Penguins have waterproof coats that need to be constantly maintained through preening, when they use their bill to apply an oily substance secreted from the uropygial gland, at the base of the tail. Molt occurs yearly to maintin the condition of this coat, at which time these birds come ashore, taking about 20 days to replace their feathers: during this period, they are unable to feed.
When foraging at sea, the adults live either singly or in small groups of up to 15 birds, most groups consisting of less than five birds.When foraging, breeding birds range about 20km (12.4 miles) from their breeding island, with those with chicks being found within 18km (11.2 miles) of the breeding grounds. Non-breeding birds forage wider, most occurring within 40km (24.9 miles), but some individuals can be found as far as 90km (55.9 miles) from the nesting grounds.
Although usually silent at sea, individuals will communicate with each other through a series of honks or growls, particularly in fog or at night.. The common name "Jackass Penguin" comes from the loud braying call that the birds make on the breeding grounds.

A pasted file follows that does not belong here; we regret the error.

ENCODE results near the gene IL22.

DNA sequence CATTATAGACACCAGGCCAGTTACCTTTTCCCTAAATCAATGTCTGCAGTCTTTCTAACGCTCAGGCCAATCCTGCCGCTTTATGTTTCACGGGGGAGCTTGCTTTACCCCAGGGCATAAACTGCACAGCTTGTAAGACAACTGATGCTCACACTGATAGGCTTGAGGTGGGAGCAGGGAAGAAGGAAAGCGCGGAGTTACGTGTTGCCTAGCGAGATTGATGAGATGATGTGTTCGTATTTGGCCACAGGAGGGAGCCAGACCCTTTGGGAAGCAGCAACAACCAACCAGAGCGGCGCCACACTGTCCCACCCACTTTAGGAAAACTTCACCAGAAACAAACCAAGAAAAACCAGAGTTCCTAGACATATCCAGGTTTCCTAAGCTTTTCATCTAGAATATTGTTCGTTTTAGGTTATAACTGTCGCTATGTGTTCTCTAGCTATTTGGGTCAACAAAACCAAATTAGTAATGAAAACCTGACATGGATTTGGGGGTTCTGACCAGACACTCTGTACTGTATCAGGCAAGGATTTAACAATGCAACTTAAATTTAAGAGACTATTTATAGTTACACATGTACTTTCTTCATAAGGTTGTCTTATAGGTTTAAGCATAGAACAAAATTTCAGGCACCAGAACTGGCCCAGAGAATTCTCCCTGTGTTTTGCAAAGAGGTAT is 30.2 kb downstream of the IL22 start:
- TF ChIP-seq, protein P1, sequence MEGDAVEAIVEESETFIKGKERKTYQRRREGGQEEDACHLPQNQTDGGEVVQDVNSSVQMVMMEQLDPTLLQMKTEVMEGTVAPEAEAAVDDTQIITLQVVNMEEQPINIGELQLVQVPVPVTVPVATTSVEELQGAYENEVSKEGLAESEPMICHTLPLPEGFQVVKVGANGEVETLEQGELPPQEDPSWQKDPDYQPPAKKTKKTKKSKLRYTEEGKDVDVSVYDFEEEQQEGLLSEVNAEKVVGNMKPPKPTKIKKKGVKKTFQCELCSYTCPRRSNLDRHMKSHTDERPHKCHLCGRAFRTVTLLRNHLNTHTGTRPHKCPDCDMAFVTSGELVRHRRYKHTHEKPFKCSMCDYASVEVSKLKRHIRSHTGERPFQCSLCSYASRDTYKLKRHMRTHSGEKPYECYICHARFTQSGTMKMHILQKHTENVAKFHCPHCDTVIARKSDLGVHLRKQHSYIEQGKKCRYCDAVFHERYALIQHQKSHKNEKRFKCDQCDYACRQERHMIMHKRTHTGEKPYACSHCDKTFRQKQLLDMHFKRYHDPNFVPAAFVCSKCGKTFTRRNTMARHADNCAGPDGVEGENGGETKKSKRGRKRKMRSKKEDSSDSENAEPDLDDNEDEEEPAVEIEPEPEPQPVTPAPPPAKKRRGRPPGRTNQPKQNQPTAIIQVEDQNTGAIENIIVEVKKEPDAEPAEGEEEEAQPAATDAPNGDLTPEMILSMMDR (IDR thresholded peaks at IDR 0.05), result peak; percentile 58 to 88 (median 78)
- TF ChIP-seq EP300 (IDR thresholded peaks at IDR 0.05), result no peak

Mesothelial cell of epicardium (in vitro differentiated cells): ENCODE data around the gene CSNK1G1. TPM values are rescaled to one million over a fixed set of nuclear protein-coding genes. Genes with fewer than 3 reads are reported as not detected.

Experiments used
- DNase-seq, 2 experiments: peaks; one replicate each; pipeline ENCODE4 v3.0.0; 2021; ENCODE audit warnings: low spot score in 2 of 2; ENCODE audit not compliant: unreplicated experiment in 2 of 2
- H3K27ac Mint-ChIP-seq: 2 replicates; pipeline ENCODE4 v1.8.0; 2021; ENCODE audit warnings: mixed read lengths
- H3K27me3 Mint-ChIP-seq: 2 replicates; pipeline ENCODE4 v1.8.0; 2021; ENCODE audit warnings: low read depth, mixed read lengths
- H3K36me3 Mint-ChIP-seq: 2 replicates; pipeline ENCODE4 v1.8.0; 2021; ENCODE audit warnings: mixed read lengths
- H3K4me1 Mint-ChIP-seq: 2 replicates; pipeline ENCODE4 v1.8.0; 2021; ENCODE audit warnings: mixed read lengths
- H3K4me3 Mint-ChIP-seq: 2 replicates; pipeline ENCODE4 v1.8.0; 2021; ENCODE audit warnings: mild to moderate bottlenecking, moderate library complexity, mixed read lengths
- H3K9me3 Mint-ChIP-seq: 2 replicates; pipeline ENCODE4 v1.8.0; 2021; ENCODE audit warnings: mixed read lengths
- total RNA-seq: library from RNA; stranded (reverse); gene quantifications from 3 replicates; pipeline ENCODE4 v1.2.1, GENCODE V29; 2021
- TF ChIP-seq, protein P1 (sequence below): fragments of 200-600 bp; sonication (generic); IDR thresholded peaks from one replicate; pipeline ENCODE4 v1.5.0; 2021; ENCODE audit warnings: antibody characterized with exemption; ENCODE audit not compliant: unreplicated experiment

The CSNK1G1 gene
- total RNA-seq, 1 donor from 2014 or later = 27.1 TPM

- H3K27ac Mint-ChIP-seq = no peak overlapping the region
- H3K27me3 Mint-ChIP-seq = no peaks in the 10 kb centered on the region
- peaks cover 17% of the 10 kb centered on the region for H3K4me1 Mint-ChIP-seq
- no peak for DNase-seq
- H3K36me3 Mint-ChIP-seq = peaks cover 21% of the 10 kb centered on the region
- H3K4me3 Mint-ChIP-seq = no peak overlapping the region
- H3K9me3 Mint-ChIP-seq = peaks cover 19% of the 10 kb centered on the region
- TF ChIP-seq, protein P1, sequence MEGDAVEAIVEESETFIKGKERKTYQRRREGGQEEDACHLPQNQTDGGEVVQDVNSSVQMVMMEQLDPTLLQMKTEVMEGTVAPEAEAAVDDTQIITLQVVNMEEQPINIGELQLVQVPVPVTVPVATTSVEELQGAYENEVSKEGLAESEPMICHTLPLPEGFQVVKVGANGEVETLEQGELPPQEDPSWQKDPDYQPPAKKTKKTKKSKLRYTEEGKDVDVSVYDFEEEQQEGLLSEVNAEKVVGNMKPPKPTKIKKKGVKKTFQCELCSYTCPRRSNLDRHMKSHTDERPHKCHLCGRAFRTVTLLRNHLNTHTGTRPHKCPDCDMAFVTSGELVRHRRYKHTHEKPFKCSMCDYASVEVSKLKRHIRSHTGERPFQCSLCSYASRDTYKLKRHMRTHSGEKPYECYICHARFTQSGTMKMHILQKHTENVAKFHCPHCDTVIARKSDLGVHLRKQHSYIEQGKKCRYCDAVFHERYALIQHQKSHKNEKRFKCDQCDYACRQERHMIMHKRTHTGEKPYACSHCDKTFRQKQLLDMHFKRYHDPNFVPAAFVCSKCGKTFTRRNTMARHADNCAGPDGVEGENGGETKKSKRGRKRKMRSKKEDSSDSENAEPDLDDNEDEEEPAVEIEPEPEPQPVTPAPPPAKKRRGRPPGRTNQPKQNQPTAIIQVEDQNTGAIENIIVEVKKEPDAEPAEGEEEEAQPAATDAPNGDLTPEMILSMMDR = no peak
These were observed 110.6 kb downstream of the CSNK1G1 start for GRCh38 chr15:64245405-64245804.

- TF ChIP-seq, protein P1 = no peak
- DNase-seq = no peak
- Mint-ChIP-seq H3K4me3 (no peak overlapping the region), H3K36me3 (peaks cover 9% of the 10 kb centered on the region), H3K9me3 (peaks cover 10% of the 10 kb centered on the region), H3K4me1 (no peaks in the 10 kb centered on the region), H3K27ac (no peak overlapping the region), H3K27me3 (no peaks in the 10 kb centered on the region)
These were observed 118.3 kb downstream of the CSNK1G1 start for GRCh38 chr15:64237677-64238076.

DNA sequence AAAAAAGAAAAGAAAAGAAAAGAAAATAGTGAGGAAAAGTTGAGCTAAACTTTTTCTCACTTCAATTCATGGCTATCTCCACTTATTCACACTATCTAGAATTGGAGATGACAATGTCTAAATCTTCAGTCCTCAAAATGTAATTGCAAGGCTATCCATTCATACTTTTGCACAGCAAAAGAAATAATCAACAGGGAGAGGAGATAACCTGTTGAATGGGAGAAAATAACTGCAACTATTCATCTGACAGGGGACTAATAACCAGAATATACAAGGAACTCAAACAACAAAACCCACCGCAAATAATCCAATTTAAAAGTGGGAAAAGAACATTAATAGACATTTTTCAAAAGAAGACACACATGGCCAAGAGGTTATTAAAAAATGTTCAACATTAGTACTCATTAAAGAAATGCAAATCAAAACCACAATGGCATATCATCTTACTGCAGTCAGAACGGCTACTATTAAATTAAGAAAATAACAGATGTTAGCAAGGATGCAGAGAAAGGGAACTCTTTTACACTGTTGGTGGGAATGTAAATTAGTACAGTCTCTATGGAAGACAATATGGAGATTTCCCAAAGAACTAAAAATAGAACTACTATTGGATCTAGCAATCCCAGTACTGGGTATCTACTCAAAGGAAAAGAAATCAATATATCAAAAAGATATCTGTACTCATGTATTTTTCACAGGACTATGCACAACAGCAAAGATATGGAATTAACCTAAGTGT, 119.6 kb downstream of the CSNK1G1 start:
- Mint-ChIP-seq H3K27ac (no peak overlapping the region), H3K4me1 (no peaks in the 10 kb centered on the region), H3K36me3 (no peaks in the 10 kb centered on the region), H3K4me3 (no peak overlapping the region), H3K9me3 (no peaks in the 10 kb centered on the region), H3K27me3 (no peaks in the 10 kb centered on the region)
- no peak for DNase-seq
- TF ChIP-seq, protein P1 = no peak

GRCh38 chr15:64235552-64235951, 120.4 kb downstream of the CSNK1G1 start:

Although appearing clumsy when walking on land, it is in the sea that these birds show themselves to be the masters of their environment, being very skillful swimmers. African Penguins swim an average of 7.7 km per hour underwater (4.4 mi/hr), but only 1.5 km per hour (0.9 mi/hr) at the surface, an average traveling speed of about 5km per hour (3.1 mi/hr). As with all penguins, these birds swim by using their feet as rudders and their wings as flippers, although they do paddle with their feet when swimming at the surface. Diving, they streamline their body by drawing the head into their shoulders and tucking their feet up under the body. When diving, these penguins can stay under water for two to three minutes. At the surface, they may also porpoise, a movement involving plunging in and out of the water which allows for a faster, more energy-efficient means of travel than normal swimming, and may enable the animals to breath without any reduction in their travel speed: alternatively, porpoising has been suggested as a means of escaping predators, or purely as an act of exuberance. The reality is more likely to be a combination of these factors.